We Are All Frauds At What We Do

Sometimes I wear a suit to new business meetings to  appear “professional.” I am frequently acknowledged to be the smartest guy in the room. I can expound on issues of  marketing, advertising, design, strategy, online interactivity, what makes good copy, what does and doesn’t work, and so on and so on.

Still, no matter what I say, how certain I am that it’s true, how smart I seem to appear, or how much my words actually mean to others, I am and will always consider myself a fraud. And I’m okay with that.

You see, we are all frauds.

Do you still view yourself as a teenager playing dress-up and pretending to be business big shots? Have you passed the bar with flying colors and still, in quiet moments, wonder how anyone can believe you’re their lawyer? How many U.S. presidents have turned a corner in the oval office and, just for a moment, wondered who put them in charge and how crazy those people must have been? In my mind, seeing oneself as a fraud is what makes a good businessperson great.

Knowing that you are not perfect and can improve—and seeing that potential and human frailty in others—can bond you to your employees and clients better. Hopefully, they can have the same insight as you. By allowing yourself to be viewed as imperfect, maybe a little flaky (but not too flaky) or awkward sometimes results in the opposite response that kind of openness might have played out in high school, when everyone was insecure and trying to be invisible. Most people who get up in years recognize that someone’s humanity, not their slickness, is where the honesty resides. Up until the age of 38 (when it miraculously became controllable), I suffered through a mild version of Tourette’s Syndrome. I was never known to scream obscenities or anything quite so pronounced, mostly, I just twitched. I was terribly self-conscious. Had to get in a few fights in high school just to mute a few kids who couldn’t help but make fun of me.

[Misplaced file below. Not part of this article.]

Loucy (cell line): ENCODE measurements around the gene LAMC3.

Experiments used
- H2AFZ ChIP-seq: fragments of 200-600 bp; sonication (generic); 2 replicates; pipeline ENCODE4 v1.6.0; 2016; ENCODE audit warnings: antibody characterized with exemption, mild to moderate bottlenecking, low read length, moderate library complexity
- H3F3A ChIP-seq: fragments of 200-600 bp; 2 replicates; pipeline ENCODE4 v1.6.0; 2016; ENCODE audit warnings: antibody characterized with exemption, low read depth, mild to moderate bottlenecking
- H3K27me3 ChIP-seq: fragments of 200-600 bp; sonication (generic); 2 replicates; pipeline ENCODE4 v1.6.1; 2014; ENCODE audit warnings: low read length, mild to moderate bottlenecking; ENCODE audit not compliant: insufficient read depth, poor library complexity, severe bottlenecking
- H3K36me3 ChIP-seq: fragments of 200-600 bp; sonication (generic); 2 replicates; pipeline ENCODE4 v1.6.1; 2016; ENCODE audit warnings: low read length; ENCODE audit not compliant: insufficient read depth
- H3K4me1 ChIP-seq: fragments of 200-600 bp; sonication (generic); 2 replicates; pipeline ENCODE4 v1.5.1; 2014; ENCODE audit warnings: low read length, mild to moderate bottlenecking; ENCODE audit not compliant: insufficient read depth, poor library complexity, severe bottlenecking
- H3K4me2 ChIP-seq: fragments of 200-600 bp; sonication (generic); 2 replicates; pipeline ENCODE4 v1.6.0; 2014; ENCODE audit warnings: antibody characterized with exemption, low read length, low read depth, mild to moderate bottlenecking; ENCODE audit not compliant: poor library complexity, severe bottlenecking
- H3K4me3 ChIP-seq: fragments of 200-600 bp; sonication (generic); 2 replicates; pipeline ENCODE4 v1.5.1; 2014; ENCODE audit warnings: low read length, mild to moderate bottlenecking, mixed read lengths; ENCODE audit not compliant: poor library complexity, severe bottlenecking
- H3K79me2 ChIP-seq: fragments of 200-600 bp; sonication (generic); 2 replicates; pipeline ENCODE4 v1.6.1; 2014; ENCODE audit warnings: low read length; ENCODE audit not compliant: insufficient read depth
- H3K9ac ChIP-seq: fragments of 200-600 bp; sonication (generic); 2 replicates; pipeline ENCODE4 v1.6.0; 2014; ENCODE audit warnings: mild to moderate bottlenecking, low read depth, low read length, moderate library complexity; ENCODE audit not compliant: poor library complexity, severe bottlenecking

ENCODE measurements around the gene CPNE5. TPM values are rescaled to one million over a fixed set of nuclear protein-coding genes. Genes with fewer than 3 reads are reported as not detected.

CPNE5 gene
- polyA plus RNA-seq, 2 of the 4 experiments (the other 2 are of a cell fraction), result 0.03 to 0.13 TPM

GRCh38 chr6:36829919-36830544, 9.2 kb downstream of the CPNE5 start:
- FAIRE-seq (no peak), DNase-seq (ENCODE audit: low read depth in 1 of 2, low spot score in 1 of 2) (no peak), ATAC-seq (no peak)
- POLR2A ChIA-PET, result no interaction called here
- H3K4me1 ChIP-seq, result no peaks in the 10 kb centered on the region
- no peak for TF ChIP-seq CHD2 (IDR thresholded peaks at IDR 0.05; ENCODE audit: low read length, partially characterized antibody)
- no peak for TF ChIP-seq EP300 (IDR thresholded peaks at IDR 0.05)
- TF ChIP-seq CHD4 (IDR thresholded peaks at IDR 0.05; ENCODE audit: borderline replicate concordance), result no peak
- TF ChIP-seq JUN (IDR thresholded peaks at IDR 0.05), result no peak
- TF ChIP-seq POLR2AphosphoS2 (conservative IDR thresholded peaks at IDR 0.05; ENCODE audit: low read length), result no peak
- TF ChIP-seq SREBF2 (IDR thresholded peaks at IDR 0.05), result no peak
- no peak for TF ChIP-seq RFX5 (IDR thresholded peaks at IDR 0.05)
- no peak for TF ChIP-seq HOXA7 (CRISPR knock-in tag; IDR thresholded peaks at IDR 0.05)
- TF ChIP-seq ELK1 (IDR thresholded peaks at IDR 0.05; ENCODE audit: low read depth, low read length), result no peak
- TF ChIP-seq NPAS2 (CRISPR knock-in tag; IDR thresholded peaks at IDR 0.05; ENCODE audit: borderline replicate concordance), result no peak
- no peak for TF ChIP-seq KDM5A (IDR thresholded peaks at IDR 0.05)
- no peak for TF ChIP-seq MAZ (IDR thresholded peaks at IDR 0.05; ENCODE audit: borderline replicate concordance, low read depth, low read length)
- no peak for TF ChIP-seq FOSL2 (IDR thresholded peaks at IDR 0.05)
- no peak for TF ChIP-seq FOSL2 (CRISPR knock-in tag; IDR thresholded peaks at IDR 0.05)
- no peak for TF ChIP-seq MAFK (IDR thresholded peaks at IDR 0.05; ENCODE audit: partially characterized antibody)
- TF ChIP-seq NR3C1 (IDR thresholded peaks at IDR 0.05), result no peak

Nonetheless, I looked upon it as more of an annoyance I needed to conquer than anything else. I still dated, had friends, succeeded in the working world despite it, got married, had two beautiful kids and came to terms with the fact that I am imperfect, can’t fix it, and will have to work with it. I’ve seen others like me across the table at meetings with the same affliction. While any of us who’ve had it can tell you a bout of it has little to do with our confidence or lack thereof, it does seem to the outsider that we are not as calm, cool or collected as we may actually be. More than anyone else, we have a tougher time hiding from the world that we are not our facades.

But, you see, perceiving yourself as a fraud is liberating.  You no longer have to put on a front and present yourself as a rigid, perfectly creased businessperson, particularly if you are from an ad agency. Your personality is what is of value there because open people help feed creativity in an agency.

And besides, the more you know that everyone else in the room also views themselves as frauds, the more comfortable you can be selling them on ideas you’re passionate about rather than questioning whether your outἀt or your posture is going to lose the account for you.

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